Trimming ornamental trees is an important part of their maintenance, and correct and timely pruning will produce a healthy and vigorous tree. This maintenance task should never be ignored; trees may become overgrown, and in some instances weak. Pruning or trimming is not difficult once you understand the reason behind pruning, when to prune and how to trim/prune an ornamental tree.
Reasons to Prune
There are several reasons to prune your tree. One of the main reasons is to maintain the size of your tree within your landscape design; for instance, to keep it away from buildings, walkways and other plantings. Another reason is to remove any undesirable growth such as weak or overcrowded branches. remove dead, diseased or damaged branches for the health and appearance of the tree. It is also important to remove faded flowers and fruit clusters in order to promote flower buds for next year.
When to Trim Flowering Trees
When to trim ornamental flowering trees is dependent upon flowering, fruiting and growth habits of the tree. (Occasional trimming of a branch or two can be done at any time.) Ornamental trees that bloom before the end of June should be pruned after they have flowered. Since the flowering buds were produced the previous season, if you trim the tree before it blossoms you will remove all of the flowering buds, and the tree will not bloom. Other flowering trees that bloom after the end of June--when buds are produced during the springtime--should be pruned when dormant (winter or early springtime) before the buds form.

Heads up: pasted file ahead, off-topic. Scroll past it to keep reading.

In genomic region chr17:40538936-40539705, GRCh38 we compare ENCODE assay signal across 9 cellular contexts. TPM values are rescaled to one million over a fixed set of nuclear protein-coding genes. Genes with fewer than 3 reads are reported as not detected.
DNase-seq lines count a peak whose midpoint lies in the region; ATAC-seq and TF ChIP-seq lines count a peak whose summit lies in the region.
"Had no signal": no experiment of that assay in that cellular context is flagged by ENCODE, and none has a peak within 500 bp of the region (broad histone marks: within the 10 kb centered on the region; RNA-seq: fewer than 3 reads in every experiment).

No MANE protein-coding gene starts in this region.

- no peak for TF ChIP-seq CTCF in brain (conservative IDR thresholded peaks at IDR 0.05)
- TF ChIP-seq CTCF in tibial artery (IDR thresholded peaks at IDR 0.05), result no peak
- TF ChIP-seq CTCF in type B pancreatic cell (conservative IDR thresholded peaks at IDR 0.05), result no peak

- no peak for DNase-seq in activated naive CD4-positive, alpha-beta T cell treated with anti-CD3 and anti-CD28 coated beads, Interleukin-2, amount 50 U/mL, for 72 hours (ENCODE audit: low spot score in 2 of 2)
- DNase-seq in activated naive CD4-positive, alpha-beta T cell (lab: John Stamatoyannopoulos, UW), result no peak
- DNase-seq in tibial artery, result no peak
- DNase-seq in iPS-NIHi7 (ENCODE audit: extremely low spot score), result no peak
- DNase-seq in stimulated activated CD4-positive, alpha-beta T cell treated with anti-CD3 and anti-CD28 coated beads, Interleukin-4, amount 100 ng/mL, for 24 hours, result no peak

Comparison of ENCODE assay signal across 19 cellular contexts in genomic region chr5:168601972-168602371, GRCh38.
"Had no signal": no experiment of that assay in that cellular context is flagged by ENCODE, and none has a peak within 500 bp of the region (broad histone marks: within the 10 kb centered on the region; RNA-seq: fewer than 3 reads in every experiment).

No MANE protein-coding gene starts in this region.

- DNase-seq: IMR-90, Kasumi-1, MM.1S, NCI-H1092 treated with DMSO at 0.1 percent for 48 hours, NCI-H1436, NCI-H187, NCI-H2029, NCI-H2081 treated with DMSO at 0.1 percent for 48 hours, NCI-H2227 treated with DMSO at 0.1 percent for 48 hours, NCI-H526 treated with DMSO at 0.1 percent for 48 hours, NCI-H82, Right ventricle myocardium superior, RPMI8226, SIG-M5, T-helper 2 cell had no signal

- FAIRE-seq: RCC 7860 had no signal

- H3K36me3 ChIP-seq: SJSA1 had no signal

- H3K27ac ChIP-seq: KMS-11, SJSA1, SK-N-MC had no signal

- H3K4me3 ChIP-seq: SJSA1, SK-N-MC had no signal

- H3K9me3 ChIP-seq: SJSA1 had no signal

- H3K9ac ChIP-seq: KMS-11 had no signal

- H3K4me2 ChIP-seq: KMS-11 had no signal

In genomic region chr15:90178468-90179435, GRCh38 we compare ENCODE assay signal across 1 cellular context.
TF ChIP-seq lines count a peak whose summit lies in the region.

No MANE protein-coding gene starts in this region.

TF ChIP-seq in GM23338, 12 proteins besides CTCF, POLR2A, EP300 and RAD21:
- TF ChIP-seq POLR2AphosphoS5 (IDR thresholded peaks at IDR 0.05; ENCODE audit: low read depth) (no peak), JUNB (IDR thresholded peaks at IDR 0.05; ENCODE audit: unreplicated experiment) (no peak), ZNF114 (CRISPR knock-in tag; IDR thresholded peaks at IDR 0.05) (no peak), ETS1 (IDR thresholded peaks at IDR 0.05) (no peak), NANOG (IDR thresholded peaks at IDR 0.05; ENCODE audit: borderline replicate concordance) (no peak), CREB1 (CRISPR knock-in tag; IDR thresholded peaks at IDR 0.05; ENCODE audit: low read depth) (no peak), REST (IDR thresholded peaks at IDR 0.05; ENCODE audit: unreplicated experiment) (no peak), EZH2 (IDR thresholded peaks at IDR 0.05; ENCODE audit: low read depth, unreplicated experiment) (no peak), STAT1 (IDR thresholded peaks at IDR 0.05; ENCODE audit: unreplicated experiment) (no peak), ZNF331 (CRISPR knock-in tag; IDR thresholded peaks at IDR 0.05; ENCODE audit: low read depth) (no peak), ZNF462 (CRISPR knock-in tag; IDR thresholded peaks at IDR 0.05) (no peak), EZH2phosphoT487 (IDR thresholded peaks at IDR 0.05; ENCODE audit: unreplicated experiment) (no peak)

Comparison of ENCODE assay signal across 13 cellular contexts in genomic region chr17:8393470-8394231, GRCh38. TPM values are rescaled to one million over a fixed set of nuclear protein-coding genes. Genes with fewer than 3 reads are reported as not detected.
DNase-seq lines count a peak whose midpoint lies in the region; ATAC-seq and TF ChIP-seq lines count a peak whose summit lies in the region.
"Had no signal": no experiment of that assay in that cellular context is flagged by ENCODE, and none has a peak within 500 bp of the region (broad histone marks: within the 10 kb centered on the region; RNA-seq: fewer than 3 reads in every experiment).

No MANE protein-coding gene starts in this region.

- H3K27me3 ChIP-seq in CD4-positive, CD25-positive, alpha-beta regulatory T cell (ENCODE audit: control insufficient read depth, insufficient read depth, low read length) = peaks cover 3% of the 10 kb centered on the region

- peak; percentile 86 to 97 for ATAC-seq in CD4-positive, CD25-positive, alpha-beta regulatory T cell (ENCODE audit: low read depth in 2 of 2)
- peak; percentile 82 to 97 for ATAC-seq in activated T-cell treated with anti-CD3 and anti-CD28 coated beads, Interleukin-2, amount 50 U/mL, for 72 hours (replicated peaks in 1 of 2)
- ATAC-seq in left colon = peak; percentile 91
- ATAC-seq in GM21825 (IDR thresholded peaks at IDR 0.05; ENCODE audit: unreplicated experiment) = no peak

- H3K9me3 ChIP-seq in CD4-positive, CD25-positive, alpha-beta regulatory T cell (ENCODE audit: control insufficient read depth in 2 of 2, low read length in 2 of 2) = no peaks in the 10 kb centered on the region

Keep all pruning tools sharp so that they make clean cuts; ragged cuts provide entry for disease. Use hand shears for branches up to ¼ inches in diameter. If you have branches that are up to 1 ½ inches in diameter, use lopping shears. Alternatively, use a pruning saw for anything over 1 inch in diameter. Use pole pruners for branches that are too high to reach with the loppers or hand shears.
Methods of Trimming
There are three methods or techniques that you will use when trimming or pruning. If you want to remove a few leaves you can just pinch them off by hand. "Thinning" is when you remove branches back to the trunk or back to a main branch. "Heading back" is when you shorten a branch back to a bud or to a lateral branch.
Pruning or Trimming Myths
Purdue University's Department of Horticulture lists several myths about pruning: pruning is difficult, plants will die if pruned at the wrong time of the year, all pruning must be done during the winter, removing a tree is a crime against nature, and all cut surfaces must be treated with tree paint.